Sameer shared a similar situation. Although the company’s main manufacturers are located in California, they still source materials and components from China. Their challenge was how to address COVID-19 in the midst of building a new generation product. While 80 percent complete, Sameer’s team got hit with a complete standstill rather than being on schedule to launch in March. Now, they look to June to launch due to materials and manufacturing partners that had to shut down. 

2. Time to Study and Learn

Then, there was Iain’s company that has yet to publicly launch and only focused on research and development of its wearable patch prototype. The company had fortunately already received significant funding prior to COVID-19, which has enabled the startup to continue testing and developing its product. 

Iain believes COVID-19 is a good and bad thing. It’s given them time to continue working on their product before launching. They have been able to further study their target audience, including needs and spending habits as well as refine their technology and product. “One thing that we’re doing more of is trying to spend more time with our customers because they have more time.” 

In this way, the overall shutdown has given them the opportunity to imagine more for their product and audience. “For us, our product is really useful during this time period. People have the time and want to learn things. And, since it’s such a new, weird product, people may not see themselves wearing this out in public yet. A lot of people want to use it at home to learn things like the guitar or a new language or just focus on their work. Therefore, having everyone locked up at home isn’t necessarily a bad thing because people want to have more of a reason to use that product.” 

However, the pandemic has also disrupted the startup’s supply chain, including disrupting the manufacturing design concepts they were working on with Chinese companies.  

3. Opportunities Emerge

For these companies, COVID-19 situation has offered unique opportunities. First, Iain’s company, the situation has become a proving ground for a deeper understanding about its customers, applications, and product capabilities. It has revealed how people adapt to new environments, including working from home for many while others, including healthcare workers, are taking on more pressure and risk in their working environment.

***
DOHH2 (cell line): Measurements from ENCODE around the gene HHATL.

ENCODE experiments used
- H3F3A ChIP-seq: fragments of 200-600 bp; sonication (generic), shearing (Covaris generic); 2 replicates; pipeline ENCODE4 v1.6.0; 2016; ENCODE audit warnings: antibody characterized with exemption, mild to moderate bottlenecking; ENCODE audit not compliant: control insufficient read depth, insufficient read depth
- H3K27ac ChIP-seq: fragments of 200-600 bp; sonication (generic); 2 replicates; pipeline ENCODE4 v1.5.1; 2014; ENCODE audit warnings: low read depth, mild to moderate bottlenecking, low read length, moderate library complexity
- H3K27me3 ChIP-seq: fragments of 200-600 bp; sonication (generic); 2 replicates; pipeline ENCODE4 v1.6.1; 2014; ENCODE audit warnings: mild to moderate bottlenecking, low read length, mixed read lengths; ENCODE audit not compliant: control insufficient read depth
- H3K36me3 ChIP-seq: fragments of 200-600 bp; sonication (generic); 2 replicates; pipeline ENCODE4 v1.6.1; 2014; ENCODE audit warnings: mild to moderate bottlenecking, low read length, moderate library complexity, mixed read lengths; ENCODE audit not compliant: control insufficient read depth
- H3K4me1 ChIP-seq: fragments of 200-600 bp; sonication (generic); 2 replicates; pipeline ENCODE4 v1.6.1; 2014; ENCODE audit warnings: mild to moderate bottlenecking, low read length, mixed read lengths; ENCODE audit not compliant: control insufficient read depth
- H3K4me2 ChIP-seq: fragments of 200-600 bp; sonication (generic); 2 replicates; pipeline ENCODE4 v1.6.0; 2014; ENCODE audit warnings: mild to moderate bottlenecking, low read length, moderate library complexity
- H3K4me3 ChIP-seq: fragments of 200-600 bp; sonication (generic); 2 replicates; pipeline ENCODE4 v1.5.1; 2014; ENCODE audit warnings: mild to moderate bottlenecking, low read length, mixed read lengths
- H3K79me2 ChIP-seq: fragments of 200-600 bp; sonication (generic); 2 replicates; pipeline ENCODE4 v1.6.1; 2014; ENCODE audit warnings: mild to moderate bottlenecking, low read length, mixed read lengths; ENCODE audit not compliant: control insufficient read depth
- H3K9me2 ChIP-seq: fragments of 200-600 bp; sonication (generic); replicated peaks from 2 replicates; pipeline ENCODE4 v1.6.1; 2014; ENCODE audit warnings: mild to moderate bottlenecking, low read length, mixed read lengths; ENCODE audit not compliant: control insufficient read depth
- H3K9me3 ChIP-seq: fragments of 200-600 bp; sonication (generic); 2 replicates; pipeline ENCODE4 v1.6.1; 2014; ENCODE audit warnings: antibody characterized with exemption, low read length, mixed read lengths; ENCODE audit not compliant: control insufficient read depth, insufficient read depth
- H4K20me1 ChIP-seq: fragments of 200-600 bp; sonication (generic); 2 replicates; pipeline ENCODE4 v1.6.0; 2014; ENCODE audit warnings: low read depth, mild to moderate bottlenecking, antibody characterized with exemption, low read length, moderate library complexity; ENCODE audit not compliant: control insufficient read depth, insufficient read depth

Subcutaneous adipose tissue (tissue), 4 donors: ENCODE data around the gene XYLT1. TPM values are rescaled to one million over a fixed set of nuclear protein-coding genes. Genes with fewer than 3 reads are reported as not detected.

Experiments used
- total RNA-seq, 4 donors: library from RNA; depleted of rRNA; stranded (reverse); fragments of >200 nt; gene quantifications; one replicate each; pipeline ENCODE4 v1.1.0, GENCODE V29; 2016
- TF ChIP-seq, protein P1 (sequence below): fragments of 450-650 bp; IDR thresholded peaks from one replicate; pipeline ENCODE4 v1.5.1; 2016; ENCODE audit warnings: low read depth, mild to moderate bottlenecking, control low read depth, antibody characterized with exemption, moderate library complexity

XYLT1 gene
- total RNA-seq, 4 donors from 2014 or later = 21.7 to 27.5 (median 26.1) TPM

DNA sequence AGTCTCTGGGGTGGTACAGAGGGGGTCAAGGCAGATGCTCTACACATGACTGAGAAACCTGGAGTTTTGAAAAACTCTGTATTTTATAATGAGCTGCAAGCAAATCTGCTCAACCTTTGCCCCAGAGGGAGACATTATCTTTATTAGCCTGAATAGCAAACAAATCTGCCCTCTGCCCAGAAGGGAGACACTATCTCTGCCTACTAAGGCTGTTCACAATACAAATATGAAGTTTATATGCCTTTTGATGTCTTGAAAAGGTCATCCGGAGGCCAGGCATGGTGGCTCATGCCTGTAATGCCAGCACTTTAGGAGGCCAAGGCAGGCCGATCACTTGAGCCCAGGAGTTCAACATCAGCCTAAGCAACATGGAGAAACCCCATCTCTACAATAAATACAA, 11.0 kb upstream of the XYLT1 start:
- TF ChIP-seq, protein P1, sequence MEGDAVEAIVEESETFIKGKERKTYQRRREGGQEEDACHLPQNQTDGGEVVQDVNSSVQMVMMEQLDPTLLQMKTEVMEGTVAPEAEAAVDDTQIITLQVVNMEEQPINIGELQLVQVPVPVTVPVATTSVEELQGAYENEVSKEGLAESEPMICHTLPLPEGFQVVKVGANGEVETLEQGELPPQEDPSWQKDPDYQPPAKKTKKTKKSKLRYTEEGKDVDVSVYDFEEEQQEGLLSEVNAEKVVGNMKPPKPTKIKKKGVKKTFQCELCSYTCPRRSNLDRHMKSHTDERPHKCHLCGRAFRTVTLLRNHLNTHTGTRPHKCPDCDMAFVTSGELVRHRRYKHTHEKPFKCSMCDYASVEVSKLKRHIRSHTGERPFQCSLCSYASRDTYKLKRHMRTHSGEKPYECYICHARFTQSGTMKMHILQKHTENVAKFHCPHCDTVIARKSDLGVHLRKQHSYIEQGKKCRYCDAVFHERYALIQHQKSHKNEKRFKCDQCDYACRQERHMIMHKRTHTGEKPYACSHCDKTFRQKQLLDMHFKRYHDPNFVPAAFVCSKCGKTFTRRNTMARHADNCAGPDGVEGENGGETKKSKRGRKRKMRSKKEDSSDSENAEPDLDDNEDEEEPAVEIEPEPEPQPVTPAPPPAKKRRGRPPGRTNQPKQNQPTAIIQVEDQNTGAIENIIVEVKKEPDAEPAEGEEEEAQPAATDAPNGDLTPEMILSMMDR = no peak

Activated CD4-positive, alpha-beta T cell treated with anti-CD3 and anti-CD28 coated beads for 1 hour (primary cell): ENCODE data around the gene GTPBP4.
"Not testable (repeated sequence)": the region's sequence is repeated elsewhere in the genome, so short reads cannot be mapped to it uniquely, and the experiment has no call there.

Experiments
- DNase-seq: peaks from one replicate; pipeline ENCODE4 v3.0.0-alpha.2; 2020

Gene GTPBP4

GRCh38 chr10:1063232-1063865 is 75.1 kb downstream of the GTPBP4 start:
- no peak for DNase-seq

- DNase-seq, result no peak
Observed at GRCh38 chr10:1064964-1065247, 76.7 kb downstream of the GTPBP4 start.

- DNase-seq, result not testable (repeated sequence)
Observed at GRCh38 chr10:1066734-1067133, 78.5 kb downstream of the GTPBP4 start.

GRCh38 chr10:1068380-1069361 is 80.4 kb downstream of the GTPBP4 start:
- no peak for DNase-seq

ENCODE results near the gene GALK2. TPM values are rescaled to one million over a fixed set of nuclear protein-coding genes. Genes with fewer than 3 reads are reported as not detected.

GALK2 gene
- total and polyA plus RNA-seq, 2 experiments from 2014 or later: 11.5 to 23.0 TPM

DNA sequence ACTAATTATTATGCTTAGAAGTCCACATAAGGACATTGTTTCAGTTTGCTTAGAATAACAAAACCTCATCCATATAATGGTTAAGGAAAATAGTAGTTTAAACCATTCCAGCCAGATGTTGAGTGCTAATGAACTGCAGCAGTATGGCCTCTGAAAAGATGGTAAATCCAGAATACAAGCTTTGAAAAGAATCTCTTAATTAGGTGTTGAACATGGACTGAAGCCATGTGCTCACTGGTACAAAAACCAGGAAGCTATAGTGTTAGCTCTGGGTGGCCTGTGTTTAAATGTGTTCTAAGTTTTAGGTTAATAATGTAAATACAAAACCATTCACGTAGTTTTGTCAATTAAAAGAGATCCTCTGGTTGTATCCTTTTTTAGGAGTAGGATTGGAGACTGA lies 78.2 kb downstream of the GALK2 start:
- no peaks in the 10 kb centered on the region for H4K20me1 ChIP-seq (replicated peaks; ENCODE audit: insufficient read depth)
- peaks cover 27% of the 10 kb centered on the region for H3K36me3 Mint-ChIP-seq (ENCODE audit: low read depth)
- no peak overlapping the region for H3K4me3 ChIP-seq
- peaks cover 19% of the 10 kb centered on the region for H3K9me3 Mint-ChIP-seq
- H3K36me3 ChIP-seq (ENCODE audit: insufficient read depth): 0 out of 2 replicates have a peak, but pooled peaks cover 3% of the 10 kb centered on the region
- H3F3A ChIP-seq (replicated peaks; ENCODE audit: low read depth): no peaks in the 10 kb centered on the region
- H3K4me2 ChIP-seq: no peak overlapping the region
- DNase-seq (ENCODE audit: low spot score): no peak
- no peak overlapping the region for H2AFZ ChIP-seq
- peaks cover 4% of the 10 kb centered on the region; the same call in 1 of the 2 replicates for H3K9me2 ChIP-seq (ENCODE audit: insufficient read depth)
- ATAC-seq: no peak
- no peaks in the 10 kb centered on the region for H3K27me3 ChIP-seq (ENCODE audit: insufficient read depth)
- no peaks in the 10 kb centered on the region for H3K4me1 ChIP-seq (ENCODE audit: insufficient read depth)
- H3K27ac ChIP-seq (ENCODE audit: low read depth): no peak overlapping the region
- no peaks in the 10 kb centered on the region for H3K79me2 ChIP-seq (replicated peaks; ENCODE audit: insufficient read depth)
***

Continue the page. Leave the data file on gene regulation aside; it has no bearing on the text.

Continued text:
For these situations, Iain noted, “Our company is focused on how we might be able to help those people to continue to improve in their jobs. It reflects the idea that out of many crises can come new opportunities to provide solutions.” 

Sameer feels the same in terms of identifying new value from the COVID-19 situation that they may not have previously considered. “We have more interest in health than ever. People are still gravitating toward a product that has biometric data for tracking or even preventing COVID. We’re even doing things to take advantage of the situation like launching our own COVID study where users can opt in and participate so we can work with researchers and figure out the physiological effects of COVID-19. We’re doing at least nine studies related to COVID-19 so we’re excited about this opportunity.”

Like Humm, Sameer’s team is now exploring how to add more innovations to the software that makes it less dependent on the hardware. For example, Biostrap is launching with an integration that assesses brain health through vocal biomarkers. They are also looking at an application for remote coaching through their app, including things like sleep coaching and athletic coaching.

4. A Picture of the New Normal 

For these companies, the new normal may seemingly land somewhere between the environment of six months ago and what’s changed over the course of the COVID-19 situation.